If Siddharth scored the Queen with Rang De Basanti, he has a dream follow-through in Striker, playing the role of a lifetime as Surya, a carrom champion who tries to play by the rules, with his eye firmly on the aim.

But as he realises, life in the ghetto turns out to be a game of Snakes and Ladders, and luck scores over talent. So how does the angry young man of the Eighties cope with a system that plays into the hands of the all-powerful don Jaleel (Aditya Pancholi) and stay out of trouble?

It's not all black and white in the dark alleys of Malvani.

Chandan Arora loves the greys and his central characters cross over to the dark side at various points in the film. The hero isn't the regular do-gooder, he's just another guy in the slum who would do what it takes to get out of there.

His best friend Zaid (Ankur Vikal), the company he keeps, lives life on the edge with a bagful of schemes that could land them both into trouble. So when Zaid tells Surya to take on Jaleel's men in the underground carrom championship, he's not relying on his friend's talent as much as his own while calling in the cops and making good with the betting money. And their lives are forever changed.

The filmmaker takes his own time to set up the characters and their world, rather weakly flitting between the present (December 1992) and the past (the late Seventies and the Eighties as the hero grows up), treating the backdrop with as much or more importance than the characters themselves.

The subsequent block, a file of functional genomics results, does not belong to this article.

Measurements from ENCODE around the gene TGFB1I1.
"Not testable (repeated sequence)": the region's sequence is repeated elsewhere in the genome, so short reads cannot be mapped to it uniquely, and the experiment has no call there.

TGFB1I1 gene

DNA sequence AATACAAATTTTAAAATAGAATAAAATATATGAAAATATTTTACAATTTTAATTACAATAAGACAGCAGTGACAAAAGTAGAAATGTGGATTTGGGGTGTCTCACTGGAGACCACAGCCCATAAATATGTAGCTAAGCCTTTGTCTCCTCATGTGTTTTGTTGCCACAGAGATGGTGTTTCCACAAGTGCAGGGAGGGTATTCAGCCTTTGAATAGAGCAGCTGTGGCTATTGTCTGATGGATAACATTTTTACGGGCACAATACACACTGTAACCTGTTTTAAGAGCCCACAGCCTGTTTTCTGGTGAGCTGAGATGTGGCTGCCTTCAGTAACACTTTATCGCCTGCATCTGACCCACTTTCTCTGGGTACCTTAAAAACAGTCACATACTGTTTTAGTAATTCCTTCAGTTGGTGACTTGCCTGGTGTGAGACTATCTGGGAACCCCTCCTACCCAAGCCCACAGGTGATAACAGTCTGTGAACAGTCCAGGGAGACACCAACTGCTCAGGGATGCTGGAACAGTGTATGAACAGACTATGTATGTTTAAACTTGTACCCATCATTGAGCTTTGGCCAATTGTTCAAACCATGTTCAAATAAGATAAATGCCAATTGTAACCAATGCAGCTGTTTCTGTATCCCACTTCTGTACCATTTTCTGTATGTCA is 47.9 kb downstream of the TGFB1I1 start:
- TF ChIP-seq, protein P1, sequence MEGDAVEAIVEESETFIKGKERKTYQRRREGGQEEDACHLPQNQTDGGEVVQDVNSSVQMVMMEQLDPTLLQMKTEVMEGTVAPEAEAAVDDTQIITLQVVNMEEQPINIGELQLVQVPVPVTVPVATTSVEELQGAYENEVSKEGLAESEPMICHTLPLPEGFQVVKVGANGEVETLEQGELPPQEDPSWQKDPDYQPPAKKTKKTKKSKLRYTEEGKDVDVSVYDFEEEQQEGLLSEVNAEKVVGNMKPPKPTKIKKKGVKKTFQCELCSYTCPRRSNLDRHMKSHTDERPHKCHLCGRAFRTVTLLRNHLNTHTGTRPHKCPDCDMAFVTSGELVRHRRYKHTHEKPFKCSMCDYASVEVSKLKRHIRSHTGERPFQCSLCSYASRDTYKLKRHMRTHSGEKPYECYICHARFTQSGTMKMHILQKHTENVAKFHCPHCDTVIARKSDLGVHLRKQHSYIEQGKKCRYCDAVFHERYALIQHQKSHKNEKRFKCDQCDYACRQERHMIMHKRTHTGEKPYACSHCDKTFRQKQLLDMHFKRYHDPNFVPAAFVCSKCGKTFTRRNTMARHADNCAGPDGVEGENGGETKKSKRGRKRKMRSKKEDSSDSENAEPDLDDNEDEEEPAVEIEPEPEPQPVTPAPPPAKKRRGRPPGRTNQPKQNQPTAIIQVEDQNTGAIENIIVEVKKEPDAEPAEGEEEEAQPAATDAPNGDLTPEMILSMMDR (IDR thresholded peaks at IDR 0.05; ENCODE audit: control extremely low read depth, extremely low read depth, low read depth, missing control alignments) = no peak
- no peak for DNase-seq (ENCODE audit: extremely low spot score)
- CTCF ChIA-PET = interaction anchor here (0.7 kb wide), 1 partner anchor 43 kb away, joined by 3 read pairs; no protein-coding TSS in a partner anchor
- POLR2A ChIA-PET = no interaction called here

Like Slumdog Millionaire, these are two guys (there brothers, here best friends) growing up in the ghetto with contrasting moralities. But the stories part ways quite early on. If Slumdog was a fairytale, Striker, after taking a while to get going, turns into an unpredictably real thriller.

Chandan Arora takes on quite a bit to chew, including the loaded Hindu-Muslim conflict (if you hadn't got the hint with the December 1992 setting) and an underplayed rape whose aftermath is conveniently resolved.

Quite early on in Striker, Surya falls in love with a Muslim girl next door and learns Arabic, after saving up enough to migrate to Dubai.

The girl's family disappears overnight and so does the agency that promised him the job.

Malvani, we are told, is a ghetto with a 90 per cent Muslim population and so the director sets out to make it all politically correct. If Surya's good-at-heart criminal friend Zaid and his evil boss Jaleel are both Muslims, the director also brings in an honest policeman Farooque (Anupam Kher) for the sake of balance before the film heads to a bloody climax followed by a confession that puts things in perspective.

So yes, Striker does get its point across if you are looking for one.

But be warned. Half the film works purely because of the atmospherics and half of it works because of the tension generated. We get the occasional glimpse of heart but this hard-hitting tale is all about life on the edge.

Striker

Genre: Drama

Director: Chandan Arora

Cast: Siddharth, Ankur Vikal, Aditya Pancholi, Anupam Kher, Vidya Malvade, Padmapriya, Nicolette Bird

Storyline: The ever-changing fortunes of an angry young man trying to stay on the right side of the law in the mean streets of Malvani in the 1980s.

Bottomline: Raw, edgy, dark and grey — the life portrait of a carrom champion raised in the ghetto